Monday, May 29, 2017

Remembering


Looking back to remember what's important. I found an article I wrote for Hawaii Island Journal in 2000. "Like Raising Fish" was written while Pete and I lived in my old family home in Kuli'ou'ou on the island of O'ahu. I reprinted the article on my old blog Makua o'o as a way to remember the journey is ongoing; becoming an elder is like raising fish. I love the 'little artists' artwork included to enhance the original writing, and the heart of the teacher who relishing the work she does with them.

Read the retro version of "Like Raising Fish." 

Wednesday, May 24, 2017

With the birds

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We're under the cool, cool New Moon morning sky. New Moon is in Gemini. "Be creative (in the 5th house for me) at home as a philosophy (in the 9th house for Pete). and ask for help if needed." Ordered Violet leaf tincture and Linden flowers (for help) to be part of our Wise Woman Ways for including People's Medicine into our home over time. Instinctively I am drawn to violets because one of my earliest memories is that of hunting and finding the tiny purple flowers in the shady garden of my next door neighbor's. Aunty Lily taught me to notice and love clouds, and was my first herbalist teacher, mentor, all-around favorite Aunty of Aunties. I'm hoping to plant some violets somewhere this year, maybe in the orchard or in some partly shady spot at the Tilth.  Linden flowers are going to be the newest nourishing infusion. Here's Susun Weed and her grandmother Monica Jean making the infusion.




Monday, May 22, 2017

Good bye, Quonset






Life is a journey made by walking it, plans are nice, but timing? That doesn't always work as we plan. The Quonset Hut that has sheltered us and been our multi-purpose place had to be cleared out and soon Pete will disassemble it, reuse parts of it, and bit it a very grateful aloha. Mice had taken over the denim insulation and it was a gross and unhealthy reality.

We have relocated to mostly outdoors thanks to the unset of 70 degree daytime temperatures. Our kitchen and cooking is done under the eave of the Hale, and I'm seated under the big sun umbrella to work at the computer. While turkey and a root medley stew bubbles next to me, the birds are more so part of our moment to moment woods life, and soon I'll be enjoying that meal.

Grateful for our resourceful genes that have had lots of practice in nearly 70 years, I put this post here to document life, mice had a part in it. But there is so much more than mice in this fairy tale.
Hover over the photos for a little narrative and prose. "Good bye, Quonset. We will remember all the goodness you have given."


Tuesday, May 16, 2017

'Olekukahi

The first (of three) po 'ole moon phases finds the Pacific Northwest doused with big rain. The 'ole phases of the Kaulana Mahina the Hawaiian Moon Calendar* are days for rest, reconsidering, weeding, and making adjustments to projects underway. The forecast says it's the rain's last hurray for a few days. We'll see. Wet and cold in the woods makes cooking a challenge, something we both seem to thrive on. Life is always filled with challenges, and I love to cook!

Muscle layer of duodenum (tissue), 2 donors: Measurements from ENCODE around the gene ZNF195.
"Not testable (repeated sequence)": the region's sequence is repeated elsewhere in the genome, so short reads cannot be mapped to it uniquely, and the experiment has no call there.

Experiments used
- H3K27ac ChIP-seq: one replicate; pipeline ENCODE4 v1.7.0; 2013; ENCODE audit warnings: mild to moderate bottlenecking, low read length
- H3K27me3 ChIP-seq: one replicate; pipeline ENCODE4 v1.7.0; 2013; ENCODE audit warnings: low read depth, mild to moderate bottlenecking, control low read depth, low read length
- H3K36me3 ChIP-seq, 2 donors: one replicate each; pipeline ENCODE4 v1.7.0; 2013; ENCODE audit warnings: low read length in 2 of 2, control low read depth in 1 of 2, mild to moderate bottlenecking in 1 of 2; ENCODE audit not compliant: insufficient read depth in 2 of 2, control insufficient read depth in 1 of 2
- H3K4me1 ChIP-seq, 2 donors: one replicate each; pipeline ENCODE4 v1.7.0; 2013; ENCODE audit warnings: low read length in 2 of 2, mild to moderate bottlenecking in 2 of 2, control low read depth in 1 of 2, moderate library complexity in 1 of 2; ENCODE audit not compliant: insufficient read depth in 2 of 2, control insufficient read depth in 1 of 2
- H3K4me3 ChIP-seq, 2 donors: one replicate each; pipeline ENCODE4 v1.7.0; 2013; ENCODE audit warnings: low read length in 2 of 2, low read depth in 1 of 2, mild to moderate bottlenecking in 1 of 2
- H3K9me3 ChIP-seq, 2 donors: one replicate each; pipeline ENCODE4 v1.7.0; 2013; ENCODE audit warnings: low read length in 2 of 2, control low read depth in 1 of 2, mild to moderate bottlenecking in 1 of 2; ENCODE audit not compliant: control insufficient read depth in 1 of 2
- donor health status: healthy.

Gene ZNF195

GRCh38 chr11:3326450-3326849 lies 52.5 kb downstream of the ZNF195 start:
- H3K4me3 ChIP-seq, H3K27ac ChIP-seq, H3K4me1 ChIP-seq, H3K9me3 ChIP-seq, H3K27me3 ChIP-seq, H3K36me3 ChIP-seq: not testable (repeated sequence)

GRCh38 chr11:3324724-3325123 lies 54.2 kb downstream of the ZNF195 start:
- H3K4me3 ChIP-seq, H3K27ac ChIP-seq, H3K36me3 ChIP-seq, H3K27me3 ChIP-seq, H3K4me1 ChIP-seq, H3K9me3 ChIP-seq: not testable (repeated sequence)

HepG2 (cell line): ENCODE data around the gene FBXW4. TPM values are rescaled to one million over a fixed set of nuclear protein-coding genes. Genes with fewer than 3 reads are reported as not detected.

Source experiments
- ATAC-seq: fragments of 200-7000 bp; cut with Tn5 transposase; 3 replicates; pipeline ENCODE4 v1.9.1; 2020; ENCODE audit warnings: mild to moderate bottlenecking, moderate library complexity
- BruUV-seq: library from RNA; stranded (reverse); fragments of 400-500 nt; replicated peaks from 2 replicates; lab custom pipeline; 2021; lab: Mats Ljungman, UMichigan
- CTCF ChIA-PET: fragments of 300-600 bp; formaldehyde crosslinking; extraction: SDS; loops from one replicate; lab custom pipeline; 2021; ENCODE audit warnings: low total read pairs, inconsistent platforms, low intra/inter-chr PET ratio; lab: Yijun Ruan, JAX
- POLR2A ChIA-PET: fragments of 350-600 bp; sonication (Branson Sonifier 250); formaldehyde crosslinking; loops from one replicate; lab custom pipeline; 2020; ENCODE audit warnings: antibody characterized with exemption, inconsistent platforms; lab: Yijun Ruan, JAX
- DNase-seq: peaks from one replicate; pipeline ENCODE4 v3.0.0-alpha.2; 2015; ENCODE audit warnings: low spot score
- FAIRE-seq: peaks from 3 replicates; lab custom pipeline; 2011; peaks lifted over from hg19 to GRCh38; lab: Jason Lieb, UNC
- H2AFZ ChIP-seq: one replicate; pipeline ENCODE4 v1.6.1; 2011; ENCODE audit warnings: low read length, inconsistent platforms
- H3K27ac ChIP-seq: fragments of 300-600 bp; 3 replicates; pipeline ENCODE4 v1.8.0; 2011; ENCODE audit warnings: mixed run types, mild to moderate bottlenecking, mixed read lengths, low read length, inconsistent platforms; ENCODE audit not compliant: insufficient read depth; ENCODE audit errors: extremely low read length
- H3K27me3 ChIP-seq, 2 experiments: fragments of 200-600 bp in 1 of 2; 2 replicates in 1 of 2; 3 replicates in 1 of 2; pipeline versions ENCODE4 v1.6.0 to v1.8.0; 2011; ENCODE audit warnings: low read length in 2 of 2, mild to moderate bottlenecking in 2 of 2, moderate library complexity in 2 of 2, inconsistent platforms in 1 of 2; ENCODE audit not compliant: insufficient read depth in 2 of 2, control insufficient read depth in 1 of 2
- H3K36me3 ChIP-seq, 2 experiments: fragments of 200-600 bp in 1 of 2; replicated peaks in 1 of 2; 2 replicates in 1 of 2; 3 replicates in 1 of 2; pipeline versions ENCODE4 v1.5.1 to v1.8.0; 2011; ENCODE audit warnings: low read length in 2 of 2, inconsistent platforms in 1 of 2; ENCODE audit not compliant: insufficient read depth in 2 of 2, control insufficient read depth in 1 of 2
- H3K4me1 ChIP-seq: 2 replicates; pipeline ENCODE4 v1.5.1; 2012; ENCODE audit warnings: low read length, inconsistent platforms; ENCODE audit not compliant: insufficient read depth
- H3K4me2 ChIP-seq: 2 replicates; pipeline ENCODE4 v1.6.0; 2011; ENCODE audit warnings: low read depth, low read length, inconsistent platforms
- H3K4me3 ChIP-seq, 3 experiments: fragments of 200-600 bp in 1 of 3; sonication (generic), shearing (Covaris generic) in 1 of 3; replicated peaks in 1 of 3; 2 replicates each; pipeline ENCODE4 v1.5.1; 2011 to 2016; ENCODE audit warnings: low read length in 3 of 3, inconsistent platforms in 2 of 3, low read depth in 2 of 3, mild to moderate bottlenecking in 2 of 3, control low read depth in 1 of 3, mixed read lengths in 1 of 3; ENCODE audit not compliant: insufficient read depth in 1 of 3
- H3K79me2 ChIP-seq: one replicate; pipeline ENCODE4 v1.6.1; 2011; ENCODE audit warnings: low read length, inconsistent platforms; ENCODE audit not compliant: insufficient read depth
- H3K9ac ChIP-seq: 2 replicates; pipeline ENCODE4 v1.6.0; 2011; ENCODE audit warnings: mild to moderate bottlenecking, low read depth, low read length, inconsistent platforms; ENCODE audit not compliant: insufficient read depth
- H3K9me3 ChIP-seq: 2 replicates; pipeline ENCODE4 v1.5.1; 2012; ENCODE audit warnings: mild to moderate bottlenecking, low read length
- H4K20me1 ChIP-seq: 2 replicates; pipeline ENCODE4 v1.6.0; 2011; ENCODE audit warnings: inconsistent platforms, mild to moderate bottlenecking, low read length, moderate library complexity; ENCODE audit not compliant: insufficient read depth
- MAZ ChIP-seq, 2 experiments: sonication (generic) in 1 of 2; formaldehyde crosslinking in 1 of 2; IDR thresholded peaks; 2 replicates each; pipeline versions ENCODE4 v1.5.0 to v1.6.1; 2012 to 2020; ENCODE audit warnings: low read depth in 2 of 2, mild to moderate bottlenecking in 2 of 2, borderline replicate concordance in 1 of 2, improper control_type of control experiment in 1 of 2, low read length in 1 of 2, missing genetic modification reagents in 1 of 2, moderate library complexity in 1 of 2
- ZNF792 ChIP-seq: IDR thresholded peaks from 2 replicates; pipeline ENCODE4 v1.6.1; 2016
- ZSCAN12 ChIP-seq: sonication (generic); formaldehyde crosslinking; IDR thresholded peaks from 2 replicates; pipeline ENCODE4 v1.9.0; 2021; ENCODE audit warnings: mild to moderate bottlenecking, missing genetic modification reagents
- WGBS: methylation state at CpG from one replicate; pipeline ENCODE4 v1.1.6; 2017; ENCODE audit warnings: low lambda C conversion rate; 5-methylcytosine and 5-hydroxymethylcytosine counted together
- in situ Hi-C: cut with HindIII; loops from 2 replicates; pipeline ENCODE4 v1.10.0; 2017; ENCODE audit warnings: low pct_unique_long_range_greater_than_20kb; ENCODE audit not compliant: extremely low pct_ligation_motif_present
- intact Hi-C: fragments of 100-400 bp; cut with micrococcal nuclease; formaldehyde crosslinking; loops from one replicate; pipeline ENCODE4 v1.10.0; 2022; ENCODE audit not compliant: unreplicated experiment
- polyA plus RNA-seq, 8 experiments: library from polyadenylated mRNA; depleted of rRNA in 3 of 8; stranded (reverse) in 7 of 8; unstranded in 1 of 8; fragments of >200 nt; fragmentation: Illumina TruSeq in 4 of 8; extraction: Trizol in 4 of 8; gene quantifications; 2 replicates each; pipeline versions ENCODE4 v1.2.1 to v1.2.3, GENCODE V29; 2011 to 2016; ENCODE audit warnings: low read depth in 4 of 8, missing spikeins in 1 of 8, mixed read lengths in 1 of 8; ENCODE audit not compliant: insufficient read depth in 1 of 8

So between the squalls I made oatmeal pancakes for breakfast. For our mid-day meal while the rain held off I baked chicken sprinkled with sesame seeds, generous doses of dried Italian herbs and furikake baked in a shallow lake of rice vinegar and sliced garlic. A pot of brown basmati rice steamed (while the chicken baked) with grated daikon (Japanese radish) and sliced crimini mushrooms and beets.



Outside, our neighbors the Wild Huckleberries, Salal, Hemlock, Pine, Cedar, Fir and Brackens are looking amazing after the hours of heavy rain. The Salmon Berries are unseasonably late with just the start of hard green berries.

Hover on the photos for descriptions.






* Kaulana Mahina The Hawaiian Moon Calendar is a not a one-calendar-fits-all-places kind of time piece; it is specific to the place and the observers. There are many calendars available this link will take you to one online version of the calendar. 

Times of reflection, the 'ole phases. Not a good time to start anything new yet. We are well fed, and the rain has stopped. Maybe a nice walk now. 

Saturday, May 13, 2017

La'aukukahi

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 Sun, clear skies in mid-afternoon
 Shadows around the Quonset
 Brackens makawalu to their fully extended selves
A perfect day for drying clothes and feeling the gentle breeze and smelling the sweet freshness of a La'aukukahi day after early morning rains are pau.

*This link takes you to an exceptionally delightful and informing early days interview with Kalei Nu'uhiwa (Tsuha) the woman most respected for her work in re-invigorating the study and practice of Kaulana Mahina the Hawaiian Moon Calendar. I recommend reading the entire article written by Paul Wood. 

Becoming Mauliauhonua (a family intimate with their place)

O ka hua o ke kolea aia i Kahiki
The egg of the kolea is laid in a foreign land
— from Mary Kawena Pukui, ‘0lelo No’eau: Hawai‘ian Proverbs and Poetical Sayings, Bishop Museum Press 1983

Sunday, May 7, 2017

Spring on Whibey Island in the Salish Sea


We celebrate a new spring from our home in the woods of Whidbey Island with an orchard of blossoms, visits from family, and appreciation for the former greenhouse turned Quonset Hut/kitchen/writing room which also houses a couch for Pete.